AWI Works to Protect Marine Life in the Caribbean

The Convention for the Protection and Development of the Marine Environment in the Wider Caribbean Region (Cartagena Convention) is the only legally binding environmental treaty in the region focused on the protection of biodiversity. Coordinated by the United Nations Caribbean Environment Programme, the Cartagena Convention is implemented by three separate agreements, or protocols, focusing on the protection and management of marine ecosystems, management of land-based sources of pollution, and response to oil spills. 

The first of those three, the Protocol Concerning Specially Protected Areas and Wildlife (SPAW Protocol), entered into force in June 2000. Long-time AWI consultant Tom Garrett and close AWI ally Milton Kaufman were intimately involved in the development of this protocol, and AWI consultant Kate O’Connell was involved in the protocol’s early promulgation. Of 28 countries in the region, 17 (including the United States) have thus far signed and ratified the agreement.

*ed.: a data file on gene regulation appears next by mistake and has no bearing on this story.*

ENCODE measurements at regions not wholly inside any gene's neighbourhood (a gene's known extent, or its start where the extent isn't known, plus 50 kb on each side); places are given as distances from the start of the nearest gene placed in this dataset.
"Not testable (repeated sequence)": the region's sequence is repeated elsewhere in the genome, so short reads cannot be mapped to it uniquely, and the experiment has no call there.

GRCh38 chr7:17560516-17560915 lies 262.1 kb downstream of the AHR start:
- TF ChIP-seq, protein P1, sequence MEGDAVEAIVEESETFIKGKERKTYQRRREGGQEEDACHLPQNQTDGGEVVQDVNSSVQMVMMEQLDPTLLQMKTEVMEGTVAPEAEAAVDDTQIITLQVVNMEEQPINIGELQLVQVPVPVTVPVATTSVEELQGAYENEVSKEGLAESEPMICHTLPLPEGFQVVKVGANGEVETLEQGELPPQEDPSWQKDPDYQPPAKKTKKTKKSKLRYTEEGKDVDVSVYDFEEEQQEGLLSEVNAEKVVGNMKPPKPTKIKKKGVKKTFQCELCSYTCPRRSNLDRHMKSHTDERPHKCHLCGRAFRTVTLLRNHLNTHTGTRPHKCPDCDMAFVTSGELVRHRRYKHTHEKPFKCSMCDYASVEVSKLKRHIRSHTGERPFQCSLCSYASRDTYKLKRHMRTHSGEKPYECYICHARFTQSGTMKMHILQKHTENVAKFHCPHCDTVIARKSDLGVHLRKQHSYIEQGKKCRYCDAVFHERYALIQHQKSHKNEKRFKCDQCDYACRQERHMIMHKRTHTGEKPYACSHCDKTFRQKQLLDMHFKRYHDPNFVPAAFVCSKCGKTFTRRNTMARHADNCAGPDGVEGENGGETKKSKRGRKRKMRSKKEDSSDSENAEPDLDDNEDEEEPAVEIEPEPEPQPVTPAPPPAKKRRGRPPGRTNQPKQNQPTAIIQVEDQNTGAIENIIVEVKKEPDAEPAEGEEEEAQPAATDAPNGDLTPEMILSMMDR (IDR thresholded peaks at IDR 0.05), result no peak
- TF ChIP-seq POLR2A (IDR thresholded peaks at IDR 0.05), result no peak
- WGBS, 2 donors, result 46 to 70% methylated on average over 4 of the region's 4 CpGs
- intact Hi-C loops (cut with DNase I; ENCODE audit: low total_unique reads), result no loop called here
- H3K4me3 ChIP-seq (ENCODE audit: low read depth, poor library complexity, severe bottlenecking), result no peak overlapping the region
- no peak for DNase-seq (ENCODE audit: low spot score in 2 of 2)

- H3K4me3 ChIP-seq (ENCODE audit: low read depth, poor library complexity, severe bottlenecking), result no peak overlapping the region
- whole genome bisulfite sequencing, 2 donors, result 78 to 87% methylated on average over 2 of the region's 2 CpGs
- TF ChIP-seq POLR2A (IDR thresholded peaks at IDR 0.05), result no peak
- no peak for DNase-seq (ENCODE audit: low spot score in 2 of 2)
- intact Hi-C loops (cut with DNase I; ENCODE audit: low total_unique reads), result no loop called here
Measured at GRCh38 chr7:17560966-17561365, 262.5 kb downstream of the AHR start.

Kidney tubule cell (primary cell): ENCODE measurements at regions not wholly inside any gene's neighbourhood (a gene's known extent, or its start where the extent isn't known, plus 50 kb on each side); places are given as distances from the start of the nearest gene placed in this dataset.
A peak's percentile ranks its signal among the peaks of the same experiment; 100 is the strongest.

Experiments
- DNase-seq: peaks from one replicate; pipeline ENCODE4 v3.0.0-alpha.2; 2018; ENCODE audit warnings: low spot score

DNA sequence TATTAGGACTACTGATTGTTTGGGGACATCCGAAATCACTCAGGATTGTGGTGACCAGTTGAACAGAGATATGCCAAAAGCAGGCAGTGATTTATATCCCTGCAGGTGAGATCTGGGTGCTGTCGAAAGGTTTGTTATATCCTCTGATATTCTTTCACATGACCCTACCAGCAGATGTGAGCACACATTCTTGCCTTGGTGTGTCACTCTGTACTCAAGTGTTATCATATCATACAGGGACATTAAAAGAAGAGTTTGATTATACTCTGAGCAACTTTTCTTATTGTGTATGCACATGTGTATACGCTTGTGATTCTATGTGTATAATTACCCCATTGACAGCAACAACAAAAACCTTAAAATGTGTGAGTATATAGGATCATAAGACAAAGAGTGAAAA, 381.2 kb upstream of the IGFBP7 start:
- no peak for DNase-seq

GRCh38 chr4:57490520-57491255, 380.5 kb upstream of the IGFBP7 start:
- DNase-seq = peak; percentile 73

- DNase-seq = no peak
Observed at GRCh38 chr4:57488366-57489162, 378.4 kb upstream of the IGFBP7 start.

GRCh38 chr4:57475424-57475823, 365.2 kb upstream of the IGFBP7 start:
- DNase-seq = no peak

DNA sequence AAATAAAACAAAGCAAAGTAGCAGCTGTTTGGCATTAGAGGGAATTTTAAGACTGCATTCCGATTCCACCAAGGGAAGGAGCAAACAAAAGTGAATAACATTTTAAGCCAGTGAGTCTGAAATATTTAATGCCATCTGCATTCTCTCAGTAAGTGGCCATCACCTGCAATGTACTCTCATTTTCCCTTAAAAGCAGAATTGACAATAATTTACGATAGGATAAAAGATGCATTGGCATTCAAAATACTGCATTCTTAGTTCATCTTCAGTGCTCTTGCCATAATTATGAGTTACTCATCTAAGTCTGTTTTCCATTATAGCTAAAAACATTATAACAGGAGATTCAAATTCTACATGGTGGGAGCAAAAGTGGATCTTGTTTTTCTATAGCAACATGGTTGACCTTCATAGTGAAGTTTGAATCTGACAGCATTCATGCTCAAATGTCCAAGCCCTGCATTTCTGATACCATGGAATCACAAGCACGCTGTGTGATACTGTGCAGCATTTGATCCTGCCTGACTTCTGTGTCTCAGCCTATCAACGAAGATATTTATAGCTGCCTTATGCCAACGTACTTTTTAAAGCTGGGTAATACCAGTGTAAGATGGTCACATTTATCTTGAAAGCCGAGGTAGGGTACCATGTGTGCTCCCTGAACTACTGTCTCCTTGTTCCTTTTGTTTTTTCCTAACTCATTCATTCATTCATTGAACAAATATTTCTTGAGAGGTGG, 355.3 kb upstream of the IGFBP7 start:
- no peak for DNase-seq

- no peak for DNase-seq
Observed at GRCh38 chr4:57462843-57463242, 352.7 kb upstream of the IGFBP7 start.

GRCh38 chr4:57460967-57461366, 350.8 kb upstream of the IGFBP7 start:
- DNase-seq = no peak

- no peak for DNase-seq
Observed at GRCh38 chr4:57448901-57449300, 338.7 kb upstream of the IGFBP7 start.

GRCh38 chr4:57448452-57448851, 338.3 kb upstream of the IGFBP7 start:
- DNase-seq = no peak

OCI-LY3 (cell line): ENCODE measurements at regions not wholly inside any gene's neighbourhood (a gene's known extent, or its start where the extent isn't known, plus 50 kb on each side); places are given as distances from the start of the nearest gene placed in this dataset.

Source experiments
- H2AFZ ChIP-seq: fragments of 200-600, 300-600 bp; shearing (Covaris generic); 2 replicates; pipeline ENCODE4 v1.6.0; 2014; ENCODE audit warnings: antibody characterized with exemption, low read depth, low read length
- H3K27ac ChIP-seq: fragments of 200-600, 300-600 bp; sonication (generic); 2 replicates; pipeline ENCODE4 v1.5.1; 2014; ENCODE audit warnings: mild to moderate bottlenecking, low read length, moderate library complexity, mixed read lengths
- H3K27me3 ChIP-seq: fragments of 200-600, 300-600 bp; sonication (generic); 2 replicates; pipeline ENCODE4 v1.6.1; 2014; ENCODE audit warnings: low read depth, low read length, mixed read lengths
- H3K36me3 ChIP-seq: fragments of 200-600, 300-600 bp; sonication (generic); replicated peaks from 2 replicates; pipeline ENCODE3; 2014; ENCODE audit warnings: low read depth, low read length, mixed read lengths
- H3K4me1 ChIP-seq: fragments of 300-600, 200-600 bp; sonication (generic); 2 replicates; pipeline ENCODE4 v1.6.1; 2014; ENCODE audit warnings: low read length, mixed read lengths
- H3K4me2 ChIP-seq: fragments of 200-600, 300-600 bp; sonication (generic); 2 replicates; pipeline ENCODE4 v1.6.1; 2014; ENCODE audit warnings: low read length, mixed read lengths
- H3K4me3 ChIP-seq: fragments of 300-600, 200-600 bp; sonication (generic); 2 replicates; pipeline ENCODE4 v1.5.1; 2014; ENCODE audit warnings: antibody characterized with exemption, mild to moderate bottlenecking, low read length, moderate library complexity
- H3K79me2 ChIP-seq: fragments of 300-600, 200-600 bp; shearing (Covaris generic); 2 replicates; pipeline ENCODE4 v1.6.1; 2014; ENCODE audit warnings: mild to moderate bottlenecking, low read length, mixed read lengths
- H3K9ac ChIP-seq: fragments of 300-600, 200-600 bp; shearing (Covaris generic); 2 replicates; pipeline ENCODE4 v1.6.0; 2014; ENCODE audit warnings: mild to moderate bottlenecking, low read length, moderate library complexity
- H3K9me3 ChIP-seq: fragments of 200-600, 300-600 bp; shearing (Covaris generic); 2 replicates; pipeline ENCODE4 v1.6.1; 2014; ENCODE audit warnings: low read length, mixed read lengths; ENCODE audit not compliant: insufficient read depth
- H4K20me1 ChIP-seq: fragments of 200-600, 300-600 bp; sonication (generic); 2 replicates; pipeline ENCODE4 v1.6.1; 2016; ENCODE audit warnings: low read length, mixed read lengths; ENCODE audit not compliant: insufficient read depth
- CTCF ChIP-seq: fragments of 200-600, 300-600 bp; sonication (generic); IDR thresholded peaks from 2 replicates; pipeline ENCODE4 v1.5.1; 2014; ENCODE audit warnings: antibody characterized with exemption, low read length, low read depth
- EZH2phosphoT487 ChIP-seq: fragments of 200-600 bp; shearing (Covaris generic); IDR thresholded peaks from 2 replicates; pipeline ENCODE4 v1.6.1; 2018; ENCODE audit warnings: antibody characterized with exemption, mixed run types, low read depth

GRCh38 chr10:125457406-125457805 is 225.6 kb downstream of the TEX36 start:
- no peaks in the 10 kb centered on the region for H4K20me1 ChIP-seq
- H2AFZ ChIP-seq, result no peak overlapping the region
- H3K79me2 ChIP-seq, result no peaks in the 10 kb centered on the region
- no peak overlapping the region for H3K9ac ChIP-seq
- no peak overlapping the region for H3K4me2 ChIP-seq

For the past decade, AWI’s SPAW Protocol work has focused on the development of listing guidelines for species and marine protected areas and implementation of the Marine Mammal Action Plan—a comprehensive framework for the agreement. In early June 2019, AWI attended the biennial Conference of the Parties to the Cartagena Convention, held in Roatán, Honduras. While there, we played a primary role in furthering the development of the Caribbean Wildlife Enforcement Network (CaribWEN) to address the growing illegal trafficking of threatened species in the region. 

We also drew much-needed attention to the ongoing hunts of protected species, such as whales, dolphins, and sea turtles—presenting a briefing paper that resulted in recommendations by the parties to implement stricter domestic measures to prohibit these hunts, collect and share data, and monitor targeted populations. Although hunting of cetaceans and other protected species is banned under the SPAW Protocol, several countries continue to do so, undermining the integrity of the agreement.

Now that the Roatán meeting has concluded, AWI will continue to work intercessionally with the SPAW secretariat and engage with parties to further the aims of the SPAW Protocol.

AWI Quarterly Issue

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